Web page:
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Activity in the UK construction sector expanded for the first time in six months in May, with stronger demand for residential building.
The Markit CIPS UK Construction PMI recorded a figure of 50.8 for the month, up from April’s figure of 49.4. This reading above 50 marked the first month of increased activity for the sector since November 2012. The return to growth came largely as a result of an increase in house building, with work rising at the fastest rate for 26 months, as both civil engineering and commercial output dropped.
Improved fortunes were also reported across new business, the first improvement for a year. Respondents to the survey also adopted a more optimistic outlook with 40 per cent predicting a rise in output over the next 12 months, compared to just 13 per cent predicting a drop.
On a less positive note, vendor lead times lengthened once again, with the survey results indicating it was the most substantial change since September 2007. Input costs also continued to increase as the rate of inflation for the May marked the highest of 2013 so far.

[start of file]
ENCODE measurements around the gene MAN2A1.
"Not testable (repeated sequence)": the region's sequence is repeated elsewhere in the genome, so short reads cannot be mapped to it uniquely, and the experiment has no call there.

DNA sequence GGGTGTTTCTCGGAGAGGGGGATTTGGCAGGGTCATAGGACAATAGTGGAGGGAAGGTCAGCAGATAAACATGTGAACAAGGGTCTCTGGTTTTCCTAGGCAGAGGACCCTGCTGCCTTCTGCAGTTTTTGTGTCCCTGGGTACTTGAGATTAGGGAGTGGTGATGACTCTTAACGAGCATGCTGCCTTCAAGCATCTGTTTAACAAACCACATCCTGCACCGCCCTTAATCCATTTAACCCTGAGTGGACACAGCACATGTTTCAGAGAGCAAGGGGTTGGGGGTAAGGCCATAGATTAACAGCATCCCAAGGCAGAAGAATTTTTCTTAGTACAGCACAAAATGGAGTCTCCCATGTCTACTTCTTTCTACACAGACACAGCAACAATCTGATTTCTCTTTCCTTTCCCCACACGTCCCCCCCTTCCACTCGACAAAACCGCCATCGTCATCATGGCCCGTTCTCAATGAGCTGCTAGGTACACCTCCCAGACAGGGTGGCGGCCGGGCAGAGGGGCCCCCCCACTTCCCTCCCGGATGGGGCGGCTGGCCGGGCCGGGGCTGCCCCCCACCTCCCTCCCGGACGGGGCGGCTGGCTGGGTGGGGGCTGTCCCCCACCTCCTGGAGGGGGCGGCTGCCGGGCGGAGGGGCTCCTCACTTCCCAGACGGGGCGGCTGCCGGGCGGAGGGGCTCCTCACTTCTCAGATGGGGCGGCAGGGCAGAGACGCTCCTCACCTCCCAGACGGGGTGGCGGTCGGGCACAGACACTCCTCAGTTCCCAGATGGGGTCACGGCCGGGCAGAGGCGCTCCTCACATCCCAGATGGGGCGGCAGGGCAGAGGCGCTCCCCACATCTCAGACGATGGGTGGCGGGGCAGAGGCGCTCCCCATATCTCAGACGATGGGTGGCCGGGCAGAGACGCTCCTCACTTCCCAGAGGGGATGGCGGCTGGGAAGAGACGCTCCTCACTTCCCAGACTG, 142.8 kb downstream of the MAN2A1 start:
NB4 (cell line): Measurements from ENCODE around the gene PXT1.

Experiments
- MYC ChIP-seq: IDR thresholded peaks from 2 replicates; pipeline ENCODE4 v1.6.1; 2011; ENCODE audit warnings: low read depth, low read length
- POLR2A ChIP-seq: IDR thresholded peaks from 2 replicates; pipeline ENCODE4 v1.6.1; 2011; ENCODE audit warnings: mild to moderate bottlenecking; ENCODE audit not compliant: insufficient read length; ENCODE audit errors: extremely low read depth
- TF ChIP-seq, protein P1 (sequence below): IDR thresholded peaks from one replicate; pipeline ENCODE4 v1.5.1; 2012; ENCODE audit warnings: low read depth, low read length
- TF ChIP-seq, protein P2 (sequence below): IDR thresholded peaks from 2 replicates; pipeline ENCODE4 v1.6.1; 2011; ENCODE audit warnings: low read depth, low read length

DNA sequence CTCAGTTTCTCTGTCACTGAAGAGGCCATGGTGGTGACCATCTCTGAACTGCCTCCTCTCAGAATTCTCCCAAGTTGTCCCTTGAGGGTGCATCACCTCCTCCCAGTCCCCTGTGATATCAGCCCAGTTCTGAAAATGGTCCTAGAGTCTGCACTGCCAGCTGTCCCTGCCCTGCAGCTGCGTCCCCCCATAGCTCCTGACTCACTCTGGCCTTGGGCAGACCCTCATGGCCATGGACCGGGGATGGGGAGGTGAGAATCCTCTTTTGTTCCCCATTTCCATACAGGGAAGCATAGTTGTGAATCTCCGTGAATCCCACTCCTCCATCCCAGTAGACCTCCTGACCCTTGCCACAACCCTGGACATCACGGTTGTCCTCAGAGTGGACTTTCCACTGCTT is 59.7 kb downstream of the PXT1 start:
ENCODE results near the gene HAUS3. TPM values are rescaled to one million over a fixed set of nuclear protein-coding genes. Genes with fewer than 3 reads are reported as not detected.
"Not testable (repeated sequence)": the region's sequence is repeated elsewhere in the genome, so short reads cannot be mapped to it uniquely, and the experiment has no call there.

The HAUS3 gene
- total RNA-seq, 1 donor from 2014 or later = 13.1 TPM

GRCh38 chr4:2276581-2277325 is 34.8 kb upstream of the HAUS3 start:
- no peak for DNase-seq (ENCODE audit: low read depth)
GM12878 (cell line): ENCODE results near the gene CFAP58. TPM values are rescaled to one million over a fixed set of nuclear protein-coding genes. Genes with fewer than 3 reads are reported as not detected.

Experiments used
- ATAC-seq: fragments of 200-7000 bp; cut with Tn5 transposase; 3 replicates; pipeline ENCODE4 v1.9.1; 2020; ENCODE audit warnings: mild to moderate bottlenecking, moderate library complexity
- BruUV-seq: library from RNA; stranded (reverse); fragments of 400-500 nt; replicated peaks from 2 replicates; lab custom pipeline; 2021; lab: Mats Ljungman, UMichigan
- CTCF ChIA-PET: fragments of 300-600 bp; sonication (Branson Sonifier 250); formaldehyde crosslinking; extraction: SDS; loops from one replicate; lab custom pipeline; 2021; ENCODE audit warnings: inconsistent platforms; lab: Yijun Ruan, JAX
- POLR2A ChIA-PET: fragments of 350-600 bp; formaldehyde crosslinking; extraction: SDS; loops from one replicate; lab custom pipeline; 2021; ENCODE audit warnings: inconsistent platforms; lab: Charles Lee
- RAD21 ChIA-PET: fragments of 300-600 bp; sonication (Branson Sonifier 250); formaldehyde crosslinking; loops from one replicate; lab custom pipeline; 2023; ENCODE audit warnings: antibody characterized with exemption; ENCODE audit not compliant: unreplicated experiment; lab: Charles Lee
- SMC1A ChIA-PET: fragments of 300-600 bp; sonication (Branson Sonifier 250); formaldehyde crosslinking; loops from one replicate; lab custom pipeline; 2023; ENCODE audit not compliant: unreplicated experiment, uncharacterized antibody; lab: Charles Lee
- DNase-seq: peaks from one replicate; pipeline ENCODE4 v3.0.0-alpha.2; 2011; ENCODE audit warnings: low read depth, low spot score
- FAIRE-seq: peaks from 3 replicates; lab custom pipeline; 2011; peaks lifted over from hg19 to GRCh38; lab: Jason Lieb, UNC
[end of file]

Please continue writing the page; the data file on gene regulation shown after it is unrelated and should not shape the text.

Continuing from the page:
Tim Moore, senior economist at Markit, said: “UK construction output appears to have finally pulled out of a tailspin in May, but the latest figures suggest that the sector is worryingly reliant on residential building work for thrust. Construction firms cited improving house building activity as the key factor behind a rise in new orders for the first time since May 2012. Meanwhile, shrinking spending on both commercial and civil engineering projects acted as a drag on overall new business growth.
David Noble, CEO at CIPS, said: “The government’s attempts to boost house building has given months of lacklustre growth a shot in the arm, but the continued decline in civil engineering can be largely attributed to the lack of public sector projects, which show no sign of increasing. This, coupled with poor performance in the commercial sector, means house building alone is driving industry growth.”